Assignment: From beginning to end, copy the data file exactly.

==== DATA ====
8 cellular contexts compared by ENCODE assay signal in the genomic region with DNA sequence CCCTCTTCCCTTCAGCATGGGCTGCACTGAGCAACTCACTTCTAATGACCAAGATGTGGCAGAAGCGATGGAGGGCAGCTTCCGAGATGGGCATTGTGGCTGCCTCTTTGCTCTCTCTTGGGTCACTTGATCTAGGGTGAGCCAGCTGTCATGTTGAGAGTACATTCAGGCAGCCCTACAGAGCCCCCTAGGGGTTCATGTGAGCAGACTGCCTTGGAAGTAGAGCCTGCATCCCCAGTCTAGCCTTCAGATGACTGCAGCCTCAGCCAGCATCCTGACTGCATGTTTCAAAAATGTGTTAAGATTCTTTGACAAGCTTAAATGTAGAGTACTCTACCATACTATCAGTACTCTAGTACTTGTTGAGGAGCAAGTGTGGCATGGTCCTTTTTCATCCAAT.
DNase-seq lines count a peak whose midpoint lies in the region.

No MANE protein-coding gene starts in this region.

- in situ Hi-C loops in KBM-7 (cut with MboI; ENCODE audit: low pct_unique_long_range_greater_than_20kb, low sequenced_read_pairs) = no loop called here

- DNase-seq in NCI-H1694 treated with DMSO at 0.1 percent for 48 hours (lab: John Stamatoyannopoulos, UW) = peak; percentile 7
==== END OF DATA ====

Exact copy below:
8 cellular contexts compared by ENCODE assay signal in the genomic region with DNA sequence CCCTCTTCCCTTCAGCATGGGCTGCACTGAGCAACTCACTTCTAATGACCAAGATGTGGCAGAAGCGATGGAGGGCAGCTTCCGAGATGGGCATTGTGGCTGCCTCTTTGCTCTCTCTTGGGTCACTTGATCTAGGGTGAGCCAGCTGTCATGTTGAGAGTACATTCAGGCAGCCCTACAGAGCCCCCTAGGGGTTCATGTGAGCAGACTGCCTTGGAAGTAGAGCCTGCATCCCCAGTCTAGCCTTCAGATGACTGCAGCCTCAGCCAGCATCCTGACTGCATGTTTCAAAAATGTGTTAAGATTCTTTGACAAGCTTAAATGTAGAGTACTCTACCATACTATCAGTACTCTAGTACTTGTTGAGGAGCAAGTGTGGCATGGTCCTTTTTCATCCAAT.
DNase-seq lines count a peak whose midpoint lies in the region.

No MANE protein-coding gene starts in this region.

- in situ Hi-C loops in KBM-7 (cut with MboI; ENCODE audit: low pct_unique_long_range_greater_than_20kb, low sequenced_read_pairs) = no loop called here

- DNase-seq in NCI-H1694 treated with DMSO at 0.1 percent for 48 hours (lab: John Stamatoyannopoulos, UW) = peak; percentile 7